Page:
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91 Table 3-12. Shane’s Mean Rate and Range s per minute of Part icipant Peer-related Positive and Negative Initiations Condition Positive initiations Negative initiations Free play 0.15 (0 to 0.6) 0 Tangible 0 0.08 (0 to 0.4) Attention 0 0 Escape 0 0.15 (0 to 0.4) Ignore 0 0 Shane peer-related responses Shane’s highest average percentage of peer-related positive response occurred in the escape condition (M = 33%). Lower aver age percentages of peer-related positive responses occurred in the tangible (M = 16%), attention (M = 10%), free play (M = 5%), and ignore (M = 0%) conditions (see Table 3-13 ). Shane’s highest average percentage of peer-related negative response occurred in the attention condition (M = 8%). Lower average percentages occurred in the escape (M = 4%), tangible (M = 1%), and free play (M = 0%) conditions (see Table 3-13). Shan e’s highest average pe rcentage of peerrelated no response occurred in the free pl ay condition (M = 95%). Lower average percentages of peer-related no response occurred in the attention (M = 82%), tangible (M =80%), and escape (64%) conditions (see Tabl e 3-13). In comparison to peer-related positive and peer-related negative responses, Shane engaged in peer-related no response behavior most often across f unctional analysis conditions (m ajority of all sessions Shane engaged in peer-related no response behavior at least 50% or more). It is important to note that peer-related positive, negative and no response behavior were based on Shane’s opportunities to respond to peers initiations. Pe ers did not initiate to Shane during the ignore condition, as they were in structed to only talk and play with each other. Therefore,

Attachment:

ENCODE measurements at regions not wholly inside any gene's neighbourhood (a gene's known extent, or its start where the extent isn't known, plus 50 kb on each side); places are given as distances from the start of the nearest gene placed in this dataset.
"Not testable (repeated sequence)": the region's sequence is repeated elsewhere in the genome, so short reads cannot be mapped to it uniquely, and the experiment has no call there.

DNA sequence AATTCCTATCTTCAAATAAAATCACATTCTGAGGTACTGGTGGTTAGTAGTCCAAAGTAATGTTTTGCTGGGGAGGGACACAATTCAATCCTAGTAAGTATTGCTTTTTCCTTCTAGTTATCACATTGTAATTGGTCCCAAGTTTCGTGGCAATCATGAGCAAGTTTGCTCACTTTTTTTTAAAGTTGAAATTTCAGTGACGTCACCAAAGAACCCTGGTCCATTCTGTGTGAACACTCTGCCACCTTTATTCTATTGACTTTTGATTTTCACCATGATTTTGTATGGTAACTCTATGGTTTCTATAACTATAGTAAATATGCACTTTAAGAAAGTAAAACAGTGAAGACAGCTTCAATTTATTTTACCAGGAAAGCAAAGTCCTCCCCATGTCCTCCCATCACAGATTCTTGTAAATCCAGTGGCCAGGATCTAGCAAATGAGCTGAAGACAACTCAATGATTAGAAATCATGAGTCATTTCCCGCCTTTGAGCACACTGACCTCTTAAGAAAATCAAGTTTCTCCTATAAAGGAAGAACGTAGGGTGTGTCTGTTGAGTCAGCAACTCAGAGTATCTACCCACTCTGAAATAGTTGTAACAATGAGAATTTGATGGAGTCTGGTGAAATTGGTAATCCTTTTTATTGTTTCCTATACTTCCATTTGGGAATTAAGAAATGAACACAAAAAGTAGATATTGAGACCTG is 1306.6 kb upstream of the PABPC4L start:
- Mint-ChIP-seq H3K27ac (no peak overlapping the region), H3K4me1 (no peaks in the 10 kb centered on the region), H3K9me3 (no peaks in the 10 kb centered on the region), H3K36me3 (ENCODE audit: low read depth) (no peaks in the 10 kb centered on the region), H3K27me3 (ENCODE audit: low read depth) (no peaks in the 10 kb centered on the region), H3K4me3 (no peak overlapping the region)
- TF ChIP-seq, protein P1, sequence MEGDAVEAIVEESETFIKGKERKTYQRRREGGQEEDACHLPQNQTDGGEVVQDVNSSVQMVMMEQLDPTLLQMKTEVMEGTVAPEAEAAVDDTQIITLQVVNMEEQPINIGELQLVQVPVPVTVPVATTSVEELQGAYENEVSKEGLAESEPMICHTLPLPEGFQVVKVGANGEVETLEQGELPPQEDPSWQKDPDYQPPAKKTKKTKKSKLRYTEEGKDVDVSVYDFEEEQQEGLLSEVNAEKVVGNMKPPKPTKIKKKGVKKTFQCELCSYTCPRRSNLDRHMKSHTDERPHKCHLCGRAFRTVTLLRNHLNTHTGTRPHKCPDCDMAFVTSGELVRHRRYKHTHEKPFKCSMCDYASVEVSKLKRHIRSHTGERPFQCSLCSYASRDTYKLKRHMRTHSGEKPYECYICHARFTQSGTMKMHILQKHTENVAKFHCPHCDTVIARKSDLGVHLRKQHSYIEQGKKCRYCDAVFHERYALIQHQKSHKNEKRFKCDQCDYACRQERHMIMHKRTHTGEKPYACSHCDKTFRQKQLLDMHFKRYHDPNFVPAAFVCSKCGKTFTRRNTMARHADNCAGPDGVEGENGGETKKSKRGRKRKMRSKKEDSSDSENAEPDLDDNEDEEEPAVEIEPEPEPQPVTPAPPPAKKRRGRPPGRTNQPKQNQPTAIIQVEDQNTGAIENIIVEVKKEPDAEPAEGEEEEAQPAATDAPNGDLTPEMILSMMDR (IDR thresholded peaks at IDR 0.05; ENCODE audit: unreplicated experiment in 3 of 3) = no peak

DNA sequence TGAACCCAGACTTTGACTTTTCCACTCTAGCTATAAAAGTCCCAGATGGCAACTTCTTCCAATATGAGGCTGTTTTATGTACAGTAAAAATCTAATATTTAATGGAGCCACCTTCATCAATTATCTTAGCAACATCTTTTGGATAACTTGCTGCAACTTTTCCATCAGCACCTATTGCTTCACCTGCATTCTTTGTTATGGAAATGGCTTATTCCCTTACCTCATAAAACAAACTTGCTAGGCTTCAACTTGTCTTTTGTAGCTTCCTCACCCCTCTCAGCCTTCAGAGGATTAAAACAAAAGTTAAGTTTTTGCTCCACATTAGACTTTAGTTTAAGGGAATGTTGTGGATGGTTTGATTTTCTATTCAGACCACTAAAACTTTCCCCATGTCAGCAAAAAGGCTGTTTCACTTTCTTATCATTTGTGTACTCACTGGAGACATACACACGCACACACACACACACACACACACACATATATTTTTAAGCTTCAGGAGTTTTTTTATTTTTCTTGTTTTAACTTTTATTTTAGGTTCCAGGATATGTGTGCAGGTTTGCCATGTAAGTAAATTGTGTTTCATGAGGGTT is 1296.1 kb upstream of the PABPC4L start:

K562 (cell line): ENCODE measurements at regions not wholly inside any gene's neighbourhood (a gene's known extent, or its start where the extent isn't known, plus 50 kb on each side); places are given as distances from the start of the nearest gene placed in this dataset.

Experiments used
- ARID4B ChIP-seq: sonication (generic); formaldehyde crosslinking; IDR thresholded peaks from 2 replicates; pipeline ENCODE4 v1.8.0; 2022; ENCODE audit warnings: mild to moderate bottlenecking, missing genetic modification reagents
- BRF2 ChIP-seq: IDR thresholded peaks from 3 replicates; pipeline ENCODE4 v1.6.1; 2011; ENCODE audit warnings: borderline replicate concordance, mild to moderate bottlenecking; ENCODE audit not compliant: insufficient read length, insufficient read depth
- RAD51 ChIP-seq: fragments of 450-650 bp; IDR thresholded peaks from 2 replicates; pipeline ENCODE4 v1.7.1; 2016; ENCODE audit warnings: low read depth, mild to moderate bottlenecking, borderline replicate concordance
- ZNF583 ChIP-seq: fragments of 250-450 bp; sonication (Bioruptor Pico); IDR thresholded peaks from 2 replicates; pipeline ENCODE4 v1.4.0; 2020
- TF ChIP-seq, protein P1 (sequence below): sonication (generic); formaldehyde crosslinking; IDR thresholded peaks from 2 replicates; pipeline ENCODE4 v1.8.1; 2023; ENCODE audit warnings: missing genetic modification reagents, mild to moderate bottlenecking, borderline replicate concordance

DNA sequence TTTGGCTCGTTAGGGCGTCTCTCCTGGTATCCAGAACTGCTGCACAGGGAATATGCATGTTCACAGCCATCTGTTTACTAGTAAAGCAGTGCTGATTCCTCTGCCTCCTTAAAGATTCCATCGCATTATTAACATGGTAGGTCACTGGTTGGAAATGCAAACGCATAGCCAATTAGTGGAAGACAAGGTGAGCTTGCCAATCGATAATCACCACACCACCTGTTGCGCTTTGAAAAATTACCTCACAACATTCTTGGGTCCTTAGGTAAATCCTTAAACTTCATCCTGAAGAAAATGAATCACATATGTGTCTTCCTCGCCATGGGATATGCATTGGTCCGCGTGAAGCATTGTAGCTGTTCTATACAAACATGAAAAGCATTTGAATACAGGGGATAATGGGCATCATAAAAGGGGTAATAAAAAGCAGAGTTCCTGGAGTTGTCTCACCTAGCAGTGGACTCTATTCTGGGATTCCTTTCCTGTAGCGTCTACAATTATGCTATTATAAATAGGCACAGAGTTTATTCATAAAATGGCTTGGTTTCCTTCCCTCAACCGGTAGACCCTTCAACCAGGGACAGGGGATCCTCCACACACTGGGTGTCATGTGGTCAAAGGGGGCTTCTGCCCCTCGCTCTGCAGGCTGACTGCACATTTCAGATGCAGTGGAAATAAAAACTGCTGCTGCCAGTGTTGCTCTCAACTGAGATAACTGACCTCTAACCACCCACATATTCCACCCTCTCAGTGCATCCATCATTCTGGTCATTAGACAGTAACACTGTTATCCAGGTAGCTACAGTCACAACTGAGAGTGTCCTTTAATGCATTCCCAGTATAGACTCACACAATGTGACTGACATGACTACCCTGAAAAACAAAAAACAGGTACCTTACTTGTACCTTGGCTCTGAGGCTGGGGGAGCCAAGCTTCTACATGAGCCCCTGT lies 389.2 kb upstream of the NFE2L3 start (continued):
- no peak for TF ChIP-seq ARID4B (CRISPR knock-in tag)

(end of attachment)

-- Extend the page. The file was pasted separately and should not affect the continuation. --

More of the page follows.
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92 Shane did not have an opportunity to engage in peer-related res ponse behavior in the ignore condition of the functional analysis. Table 3-13. Shane’s Average Percentage and Ra nges of Participant Peer-related Positive, No, and Negative Responses Condition Positive response No response Negative response Free play 5 (0 to 13) 95 (87 to 100) 0 Tangible 16 (0 to 58) 80 (47 to 100) 1 (0 to 6) Attention 10 (0 to 50) 82 (50 to 100) 8 (0 to 40) Escape 33 (6 to 48) 64 (52 to 81) 4 (0 to 9) Ignore N/A N/A N/A Summary of Shane’s functional analysis results In summary, analysis of Shane’s pee r-related withdrawn social behavior was inconclusive due to variability and overla p between conditions, though due to elevated rates per minute of peer-related withdrawn soci al behavior in the i gnore condition and the final three tangible conditions, multiple functions of automatic reinforcement and positive reinforcement in the form of access to preferred tangibles cannot be ruled out. The function of Shane’s peer-related nega tive social behavior was unclear due to variability and overlap between conditions, t hough due to elevated rates of peer-related negative social behavior per minute in the final three tangible c onditions, a function of positive reinforcement in the form of access to high-preferred tangibles cannot be ruled out. The function of Shane’s combined peer -related (withdrawn and negative) social behavior was also unclear due to variab ility and overlap between conditions, though elevated rates per minute of combined peer -related (withdrawn and negative) social behavior in the ignore condition, the final thr ee tangible conditions, and in the attention condition, multiple maintaining functions of automatic reinforcement and positive